If you've ever wondered how to age a deer, here are 3 things to keep in mind the next time you sit in a tree.
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Learning how to age a deer like this may not be as easy as you think. Image via wikicommons
For a variety of reasons deer are the most talked about big game hunting target in America, specifically whitetail deer. In many regions around the world, deer and man have sought the same habitat for eons and coincidentally deer have always been part of the human story. These days not as many folks are obligated to hunt deer as their main source of food, but deer are still a major part of our lives. Some people spend much of their spare time throughout the year planting for, scouting for, practicing with their hunting equipment
, and hunting for deer. To say deer and man share a strong bond is an understatement.
Due to this strong bond, there are many hunters out there who seek to learn as much as possible about deer and their lives. We learn their travel habits, their diet preferences, how they grow and move, and how to manage their populations. One thing that is important to know is how to age a deer. Learning to age a deer lets you know more about the deer you are seeing and can help you better identify a certain buck as a shooter or one to let grow for another year.
For those of you out there who may need a refresher about how to age a deer, here are 3 things to keep in mind for the task.
When aging a deer the first thing to examine is the body shape. You can begin by comparing the legs to the rest of the body. If the deer looks gangly with long legs it is most likely a young deer. In yearlings this will be most pronounced and gradually diminish as they reach maturity at age 5 1/2. Really, by the age 4 1/2 the legs look to be much shorter when compared against the body.
Another thing to look at is the body shape. Young deer have a bit of rounding where their belly meets the back leg. As they age deer lose the sleek look and appear more square. The belly of mature deer is flat from the front leg to the back leg and their body really starts to look like a rectangle.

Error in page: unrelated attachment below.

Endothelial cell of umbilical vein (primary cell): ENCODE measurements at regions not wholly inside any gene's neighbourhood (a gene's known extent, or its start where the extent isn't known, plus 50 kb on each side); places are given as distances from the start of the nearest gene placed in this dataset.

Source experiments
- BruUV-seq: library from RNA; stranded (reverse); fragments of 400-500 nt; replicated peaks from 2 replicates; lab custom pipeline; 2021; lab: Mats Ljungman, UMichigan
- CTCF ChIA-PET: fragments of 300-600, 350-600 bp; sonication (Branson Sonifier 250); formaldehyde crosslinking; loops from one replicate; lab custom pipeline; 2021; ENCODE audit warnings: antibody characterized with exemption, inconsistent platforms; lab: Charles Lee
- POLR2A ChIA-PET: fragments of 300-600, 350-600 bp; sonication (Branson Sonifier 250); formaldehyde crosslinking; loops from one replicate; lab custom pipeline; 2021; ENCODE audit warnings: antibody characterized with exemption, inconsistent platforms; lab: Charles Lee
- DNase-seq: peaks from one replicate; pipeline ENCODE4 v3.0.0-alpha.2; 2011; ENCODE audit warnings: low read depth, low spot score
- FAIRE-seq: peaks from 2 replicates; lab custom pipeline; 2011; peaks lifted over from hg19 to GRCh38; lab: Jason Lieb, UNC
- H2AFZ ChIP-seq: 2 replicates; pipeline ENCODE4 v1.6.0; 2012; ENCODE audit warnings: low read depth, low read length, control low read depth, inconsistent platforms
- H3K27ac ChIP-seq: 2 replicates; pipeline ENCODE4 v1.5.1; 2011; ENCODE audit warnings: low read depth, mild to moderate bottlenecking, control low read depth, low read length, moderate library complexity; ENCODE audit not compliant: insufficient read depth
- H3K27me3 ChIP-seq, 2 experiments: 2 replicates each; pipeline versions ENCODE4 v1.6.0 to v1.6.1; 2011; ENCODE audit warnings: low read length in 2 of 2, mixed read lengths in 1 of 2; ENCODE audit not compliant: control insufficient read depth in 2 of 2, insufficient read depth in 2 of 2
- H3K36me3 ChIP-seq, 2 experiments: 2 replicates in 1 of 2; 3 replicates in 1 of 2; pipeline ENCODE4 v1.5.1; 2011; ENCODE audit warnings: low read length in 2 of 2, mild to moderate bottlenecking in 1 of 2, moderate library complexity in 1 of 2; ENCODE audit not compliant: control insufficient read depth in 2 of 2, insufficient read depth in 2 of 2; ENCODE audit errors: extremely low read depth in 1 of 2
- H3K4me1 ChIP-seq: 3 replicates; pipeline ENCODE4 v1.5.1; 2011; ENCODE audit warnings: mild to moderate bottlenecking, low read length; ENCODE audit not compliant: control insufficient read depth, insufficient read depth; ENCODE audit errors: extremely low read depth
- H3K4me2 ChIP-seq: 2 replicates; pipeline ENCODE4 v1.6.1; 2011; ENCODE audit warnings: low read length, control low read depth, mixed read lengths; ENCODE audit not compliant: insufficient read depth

Finally, when studying the body characteristics of a deer look at the neck. An old deer will have a thicker neck, even outside of the rut, and will appear to be more full overall. Young deer's necks are thin and go along with their gangly appearance.
One of the biggest indicators people use to age deer are the antlers. Although this is by no means an exact science, there are a few general guidelines to follow. The starting point is generally to look at the points of the rack. Yearling bucks have antler growth we are all familiar with. Spikes, forks, even small basket racks are all dead giveaways you are looking at a young deer. When a deer hits 2 1/2 you begin to see the makings of real head gear. The antlers have grown significantly from their size as a yearling and have begun to take shape. A 2 1/2 year old deer will have all the points you would expect to have in a deer, but just not the mass. "Crab claws" are another indication you are seeing a young deer.
As the buck continues to grow into a 3 1/2 year old deer the rack will start to show real growth. The tines will be longer, forks are very defined, and mass will begin to develop. These deer can appear to have fully developed antlers. At this age they also start to develop any points that will define them later on. From here on out bucks typically start to add on more mass than anything and starting at 4 1/2 they have reached 90% of their potential
. By the time they hit 6 1/2 years old they will likely be sporting the largest rack they are capable of and will be fully mature. Although the headgear of each deer is different, those are a few rules to follow.
The last step in learning how to age a deer can only occur after the animal is down. Some say aging a deer by their teeth is the only way to really tell for sure how old the animal is. Aging a deer by their teeth can be a tricky process to explain without the help of pictures though. Generally speaking there are a few big rules to follow.
As yearling, the deer will likely still have small "milk teeth" on their bottom jaw. Also if a deer has three cusps on their third premolar it is a young deer for sure. Eventually a deer will have six permanent teeth on each bottom jaw. The wear on a deer's teeth offers the biggest clues to how old the deer is. The more wear you are seeing, the older the deer is. Here is a great resource
for detailed information and pictures on the subject.
Learning how to age a deer is a good skill for hunters to know. Although each of these steps taken individually will make it difficult to judge the age of your deer, all three of these steps used together can give you a very good indication of the deer's age. By comparing the shape of a deer's body to the antler growth, and then examining the wear of a deer's teeth, you can feel confident in getting the approximate age of a deer.
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